SPOTR (pronounced "spotter") will be a native mobile app for iOS and Android smartphones and tablets. It connects gym-goers to fitness routines, tracks progress, syncs with wearable fitness trackers and prevents injury.
Currently fitness apps have very clunky ways for users to build workout routines by clicking through extremely long lists of potential exercises. SPOTR presents popular, pre-built routines from top trainers but also lets users build their own routines with help from a simple AI.
Russell Beaver (Business Lead)
Caitlin Nienhaus (UX Assistant)
Jake Dhalberg (Development)
SPOTR is my original concept. There are simply no good fitness tracking apps, let alone a great one. My longtime design partner Russell Beaver helped me with the Market Research. I wanted him to look at the same apps I did and give me his feedback. We wanted to make sure the market gap I saw was a real.
Caitlin Nienhaus (my UX assistant) and I started by soliciting gym patrons with a simple In-person Survey. This helped us create a Research Participant Matrix which became a map for our larger, Contextual Research. We've interviewed over 40 different gym patrons, personal trainers and coaches at 6 different locations using 4 different interview scripts.
We collected some really great feedback. Through Synthesis, we've been able to distill the data down and expose Patterns of Behavior. From this we've built four Personas (Tamika, Jared, Ben and Penny) and have created Experience Maps for most of our MVP.
We're currently working on Wireframing all the screens featured in our Experience Maps. These are really proving their worth. My development partner Jake Dahlberg and I have been building out a Prototype using Xcode (sorry, still too early for viewing). After that we intend to "skin" the app, test the living hell out of it then work on cloning it over into Android.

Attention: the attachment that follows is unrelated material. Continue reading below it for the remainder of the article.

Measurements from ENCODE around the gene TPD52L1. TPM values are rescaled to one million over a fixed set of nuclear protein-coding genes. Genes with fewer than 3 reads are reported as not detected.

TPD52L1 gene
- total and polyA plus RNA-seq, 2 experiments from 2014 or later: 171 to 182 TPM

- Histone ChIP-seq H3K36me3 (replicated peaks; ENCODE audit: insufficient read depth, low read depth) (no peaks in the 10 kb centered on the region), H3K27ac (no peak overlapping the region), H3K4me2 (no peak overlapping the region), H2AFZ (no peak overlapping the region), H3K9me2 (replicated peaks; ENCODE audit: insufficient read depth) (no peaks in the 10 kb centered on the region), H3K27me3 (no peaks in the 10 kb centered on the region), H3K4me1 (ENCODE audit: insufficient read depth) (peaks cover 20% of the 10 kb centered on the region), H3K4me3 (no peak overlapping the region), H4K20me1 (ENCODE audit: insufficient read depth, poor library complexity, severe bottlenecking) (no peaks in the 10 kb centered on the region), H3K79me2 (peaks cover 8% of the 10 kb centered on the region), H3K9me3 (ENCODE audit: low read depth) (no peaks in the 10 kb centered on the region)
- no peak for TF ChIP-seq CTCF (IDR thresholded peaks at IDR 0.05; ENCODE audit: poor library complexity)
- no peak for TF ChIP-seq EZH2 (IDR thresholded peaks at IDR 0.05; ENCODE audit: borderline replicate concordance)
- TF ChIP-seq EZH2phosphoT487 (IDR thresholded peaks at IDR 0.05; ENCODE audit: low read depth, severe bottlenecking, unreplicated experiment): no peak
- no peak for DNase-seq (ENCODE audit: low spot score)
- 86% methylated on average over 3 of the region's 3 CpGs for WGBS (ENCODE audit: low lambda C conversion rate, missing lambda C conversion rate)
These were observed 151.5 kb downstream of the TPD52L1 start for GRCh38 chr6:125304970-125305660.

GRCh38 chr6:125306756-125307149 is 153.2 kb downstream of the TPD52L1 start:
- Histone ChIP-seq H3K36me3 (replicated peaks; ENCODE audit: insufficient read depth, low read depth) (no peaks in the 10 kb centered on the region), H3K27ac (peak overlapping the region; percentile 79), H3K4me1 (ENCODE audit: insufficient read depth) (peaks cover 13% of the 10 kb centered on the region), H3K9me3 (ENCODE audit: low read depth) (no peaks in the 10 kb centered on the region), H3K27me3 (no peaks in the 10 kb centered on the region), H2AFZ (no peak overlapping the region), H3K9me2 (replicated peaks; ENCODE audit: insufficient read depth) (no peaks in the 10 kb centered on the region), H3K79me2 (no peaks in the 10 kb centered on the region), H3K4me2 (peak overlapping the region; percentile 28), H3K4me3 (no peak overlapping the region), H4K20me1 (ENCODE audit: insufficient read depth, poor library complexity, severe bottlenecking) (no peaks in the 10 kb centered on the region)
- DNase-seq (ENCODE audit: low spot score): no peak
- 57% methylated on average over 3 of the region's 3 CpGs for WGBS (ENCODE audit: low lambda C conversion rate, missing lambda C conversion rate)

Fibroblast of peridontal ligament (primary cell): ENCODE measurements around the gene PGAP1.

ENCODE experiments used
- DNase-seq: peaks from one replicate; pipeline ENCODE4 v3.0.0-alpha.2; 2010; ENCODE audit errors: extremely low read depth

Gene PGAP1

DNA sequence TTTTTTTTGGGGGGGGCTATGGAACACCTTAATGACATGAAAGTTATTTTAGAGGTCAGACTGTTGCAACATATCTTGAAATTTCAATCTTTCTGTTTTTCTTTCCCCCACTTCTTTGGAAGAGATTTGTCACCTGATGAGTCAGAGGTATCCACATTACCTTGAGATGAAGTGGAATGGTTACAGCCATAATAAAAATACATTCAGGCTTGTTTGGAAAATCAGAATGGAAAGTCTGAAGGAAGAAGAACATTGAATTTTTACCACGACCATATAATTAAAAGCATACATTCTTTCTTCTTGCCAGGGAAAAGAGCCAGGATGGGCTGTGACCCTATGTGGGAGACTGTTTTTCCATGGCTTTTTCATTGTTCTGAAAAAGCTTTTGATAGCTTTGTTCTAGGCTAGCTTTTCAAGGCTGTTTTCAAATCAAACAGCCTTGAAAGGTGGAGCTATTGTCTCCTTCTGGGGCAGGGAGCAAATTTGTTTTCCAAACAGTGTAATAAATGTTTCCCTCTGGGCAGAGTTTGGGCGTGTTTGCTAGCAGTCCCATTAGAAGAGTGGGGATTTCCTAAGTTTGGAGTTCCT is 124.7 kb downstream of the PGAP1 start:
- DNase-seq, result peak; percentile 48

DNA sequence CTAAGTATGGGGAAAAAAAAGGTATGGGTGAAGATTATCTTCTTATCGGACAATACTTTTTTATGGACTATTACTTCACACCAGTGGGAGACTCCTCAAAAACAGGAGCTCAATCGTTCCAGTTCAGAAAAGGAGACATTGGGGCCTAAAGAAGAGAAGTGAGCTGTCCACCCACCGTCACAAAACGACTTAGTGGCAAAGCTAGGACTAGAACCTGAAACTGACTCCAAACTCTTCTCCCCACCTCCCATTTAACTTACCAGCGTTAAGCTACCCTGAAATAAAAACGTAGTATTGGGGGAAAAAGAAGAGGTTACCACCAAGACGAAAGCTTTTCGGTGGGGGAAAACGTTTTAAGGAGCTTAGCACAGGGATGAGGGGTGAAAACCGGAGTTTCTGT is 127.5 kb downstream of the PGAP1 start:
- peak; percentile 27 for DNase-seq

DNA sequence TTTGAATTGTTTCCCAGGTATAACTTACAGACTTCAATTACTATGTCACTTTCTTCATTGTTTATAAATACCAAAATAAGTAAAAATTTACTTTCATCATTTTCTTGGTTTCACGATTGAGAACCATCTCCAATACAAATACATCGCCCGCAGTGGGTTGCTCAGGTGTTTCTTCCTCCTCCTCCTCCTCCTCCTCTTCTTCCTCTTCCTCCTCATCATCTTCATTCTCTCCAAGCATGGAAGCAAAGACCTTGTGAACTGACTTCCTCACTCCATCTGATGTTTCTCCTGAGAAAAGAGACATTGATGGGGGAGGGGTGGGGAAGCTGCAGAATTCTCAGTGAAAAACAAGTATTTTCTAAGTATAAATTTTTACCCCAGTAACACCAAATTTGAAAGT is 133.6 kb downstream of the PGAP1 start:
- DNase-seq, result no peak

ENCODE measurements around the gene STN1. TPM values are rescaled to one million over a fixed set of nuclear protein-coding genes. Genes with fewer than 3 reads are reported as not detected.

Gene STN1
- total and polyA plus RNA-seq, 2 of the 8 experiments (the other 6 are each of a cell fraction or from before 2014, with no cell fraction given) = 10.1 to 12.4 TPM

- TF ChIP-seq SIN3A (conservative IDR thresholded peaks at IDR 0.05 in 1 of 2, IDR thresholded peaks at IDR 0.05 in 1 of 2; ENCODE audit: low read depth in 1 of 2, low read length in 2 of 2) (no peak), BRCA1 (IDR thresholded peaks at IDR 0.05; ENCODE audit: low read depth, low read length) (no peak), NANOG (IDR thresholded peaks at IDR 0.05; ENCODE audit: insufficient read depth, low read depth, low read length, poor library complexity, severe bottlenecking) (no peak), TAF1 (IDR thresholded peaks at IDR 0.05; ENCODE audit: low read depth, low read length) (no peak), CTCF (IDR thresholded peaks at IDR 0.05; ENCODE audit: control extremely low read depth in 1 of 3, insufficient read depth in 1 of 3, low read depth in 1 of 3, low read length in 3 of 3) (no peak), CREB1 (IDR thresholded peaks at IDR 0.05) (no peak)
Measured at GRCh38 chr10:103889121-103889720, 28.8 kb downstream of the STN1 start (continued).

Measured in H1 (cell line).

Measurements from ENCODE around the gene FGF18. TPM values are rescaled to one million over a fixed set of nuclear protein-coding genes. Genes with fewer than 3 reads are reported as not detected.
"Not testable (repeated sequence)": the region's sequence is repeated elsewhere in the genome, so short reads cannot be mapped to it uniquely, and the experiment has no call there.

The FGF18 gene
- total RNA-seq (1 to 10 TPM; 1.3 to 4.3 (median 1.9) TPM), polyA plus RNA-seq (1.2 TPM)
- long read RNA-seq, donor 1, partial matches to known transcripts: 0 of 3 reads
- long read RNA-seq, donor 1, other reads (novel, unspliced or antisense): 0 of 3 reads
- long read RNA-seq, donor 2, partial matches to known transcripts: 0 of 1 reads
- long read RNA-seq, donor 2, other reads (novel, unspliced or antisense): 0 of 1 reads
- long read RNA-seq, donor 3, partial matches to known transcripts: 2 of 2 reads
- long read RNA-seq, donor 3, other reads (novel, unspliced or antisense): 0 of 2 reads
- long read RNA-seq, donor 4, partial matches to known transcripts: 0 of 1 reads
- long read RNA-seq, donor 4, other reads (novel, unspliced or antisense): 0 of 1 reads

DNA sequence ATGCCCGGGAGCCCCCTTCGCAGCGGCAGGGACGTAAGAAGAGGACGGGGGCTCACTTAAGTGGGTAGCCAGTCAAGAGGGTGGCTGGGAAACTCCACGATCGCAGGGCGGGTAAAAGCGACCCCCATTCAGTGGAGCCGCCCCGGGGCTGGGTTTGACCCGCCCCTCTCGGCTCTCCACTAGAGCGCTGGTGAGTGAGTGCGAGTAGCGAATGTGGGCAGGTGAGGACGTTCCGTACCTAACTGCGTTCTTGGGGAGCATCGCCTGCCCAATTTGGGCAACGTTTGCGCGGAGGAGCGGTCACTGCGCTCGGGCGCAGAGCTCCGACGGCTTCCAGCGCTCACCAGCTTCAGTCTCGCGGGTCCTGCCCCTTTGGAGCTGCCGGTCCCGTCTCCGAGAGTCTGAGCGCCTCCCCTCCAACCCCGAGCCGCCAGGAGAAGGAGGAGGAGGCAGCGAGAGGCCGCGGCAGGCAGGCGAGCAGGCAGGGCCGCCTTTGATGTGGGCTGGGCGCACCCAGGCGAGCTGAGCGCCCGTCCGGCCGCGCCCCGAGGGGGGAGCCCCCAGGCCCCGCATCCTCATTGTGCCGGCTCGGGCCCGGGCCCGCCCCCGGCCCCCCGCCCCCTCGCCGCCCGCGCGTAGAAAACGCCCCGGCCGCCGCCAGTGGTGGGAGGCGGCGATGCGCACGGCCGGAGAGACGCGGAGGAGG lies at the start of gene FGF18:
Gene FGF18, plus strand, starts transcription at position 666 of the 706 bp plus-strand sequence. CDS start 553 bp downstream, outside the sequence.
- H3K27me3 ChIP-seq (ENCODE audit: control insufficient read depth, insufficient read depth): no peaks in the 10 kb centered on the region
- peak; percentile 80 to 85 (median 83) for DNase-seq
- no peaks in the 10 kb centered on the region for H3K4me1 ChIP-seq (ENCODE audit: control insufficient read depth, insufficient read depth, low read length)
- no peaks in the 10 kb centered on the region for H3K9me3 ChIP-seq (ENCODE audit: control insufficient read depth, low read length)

We'll be very focused on analytics after launch. Paying close attention to user sign-ups and the drop-off rate for each screen and micro-interaction in the "User Sign-up" and "Profile Completion" user flows.
We have participants from our initial research phase ready and willing to conduct a one-month Diary Study to give us some in-depth insight.
Learning happens at all stages of the UX process. During our contextual research sessions, users showed us that our original concept of using videos to show how to properly perform an exercise wasn't going to work. Users didn't want their music app being interrupted It distracted them from their workout by having to turn their music back on after a video played. It was such a recurring issue that our persona Tamika now owns it.
I was able to design an audio-less slide-type interaction that utilizes mobile-friendly gestures. I believe this will out-perform video... but I'll let Usability Testing prove that.